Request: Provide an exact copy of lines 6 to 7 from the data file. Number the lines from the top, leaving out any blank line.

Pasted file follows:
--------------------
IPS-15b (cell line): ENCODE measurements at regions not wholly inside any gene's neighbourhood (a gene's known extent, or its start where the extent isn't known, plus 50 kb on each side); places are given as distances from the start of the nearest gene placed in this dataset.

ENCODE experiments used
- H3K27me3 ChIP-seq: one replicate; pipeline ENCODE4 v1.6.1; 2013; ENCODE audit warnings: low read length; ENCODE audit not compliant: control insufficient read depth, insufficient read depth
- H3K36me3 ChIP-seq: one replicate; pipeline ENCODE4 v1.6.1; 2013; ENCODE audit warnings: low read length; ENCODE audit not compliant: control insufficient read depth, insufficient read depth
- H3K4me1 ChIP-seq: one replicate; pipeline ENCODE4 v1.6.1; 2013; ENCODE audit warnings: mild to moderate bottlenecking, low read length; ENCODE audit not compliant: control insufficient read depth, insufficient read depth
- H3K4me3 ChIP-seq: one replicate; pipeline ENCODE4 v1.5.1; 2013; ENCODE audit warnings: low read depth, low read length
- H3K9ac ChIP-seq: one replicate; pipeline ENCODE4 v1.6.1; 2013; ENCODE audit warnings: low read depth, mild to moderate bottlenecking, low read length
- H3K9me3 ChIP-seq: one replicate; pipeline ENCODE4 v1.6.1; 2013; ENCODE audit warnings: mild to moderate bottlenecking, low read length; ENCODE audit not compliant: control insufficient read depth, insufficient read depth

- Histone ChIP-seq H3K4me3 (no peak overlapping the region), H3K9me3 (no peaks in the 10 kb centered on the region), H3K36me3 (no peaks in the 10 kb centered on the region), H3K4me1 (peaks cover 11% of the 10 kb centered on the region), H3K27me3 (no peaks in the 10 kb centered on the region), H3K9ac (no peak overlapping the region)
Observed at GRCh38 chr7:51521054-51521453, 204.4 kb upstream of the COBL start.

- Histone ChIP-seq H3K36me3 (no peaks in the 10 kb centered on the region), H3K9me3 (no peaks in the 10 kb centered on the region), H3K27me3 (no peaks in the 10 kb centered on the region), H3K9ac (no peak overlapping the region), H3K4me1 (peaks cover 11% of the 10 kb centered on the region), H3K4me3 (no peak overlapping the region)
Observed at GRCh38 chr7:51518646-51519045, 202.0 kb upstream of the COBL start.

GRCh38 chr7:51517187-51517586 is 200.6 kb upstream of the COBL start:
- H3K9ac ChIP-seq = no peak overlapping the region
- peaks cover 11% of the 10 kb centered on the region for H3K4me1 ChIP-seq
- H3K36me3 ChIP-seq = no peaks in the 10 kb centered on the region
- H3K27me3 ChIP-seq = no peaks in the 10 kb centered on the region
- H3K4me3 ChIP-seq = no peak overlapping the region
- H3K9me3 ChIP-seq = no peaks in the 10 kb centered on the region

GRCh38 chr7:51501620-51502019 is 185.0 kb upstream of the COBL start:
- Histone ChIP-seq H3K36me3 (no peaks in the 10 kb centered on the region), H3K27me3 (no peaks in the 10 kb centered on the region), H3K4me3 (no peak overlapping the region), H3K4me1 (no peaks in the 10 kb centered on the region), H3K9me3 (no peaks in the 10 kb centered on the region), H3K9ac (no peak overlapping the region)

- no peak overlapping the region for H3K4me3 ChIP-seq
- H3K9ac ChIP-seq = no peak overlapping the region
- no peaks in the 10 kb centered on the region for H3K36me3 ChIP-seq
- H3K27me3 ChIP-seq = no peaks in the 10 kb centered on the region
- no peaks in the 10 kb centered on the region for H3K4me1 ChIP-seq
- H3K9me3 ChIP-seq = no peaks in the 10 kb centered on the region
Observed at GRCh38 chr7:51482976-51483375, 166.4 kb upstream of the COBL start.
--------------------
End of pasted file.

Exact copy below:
- H3K4me3 ChIP-seq: one replicate; pipeline ENCODE4 v1.5.1; 2013; ENCODE audit warnings: low read depth, low read length
- H3K9ac ChIP-seq: one replicate; pipeline ENCODE4 v1.6.1; 2013; ENCODE audit warnings: low read depth, mild to moderate bottlenecking, low read length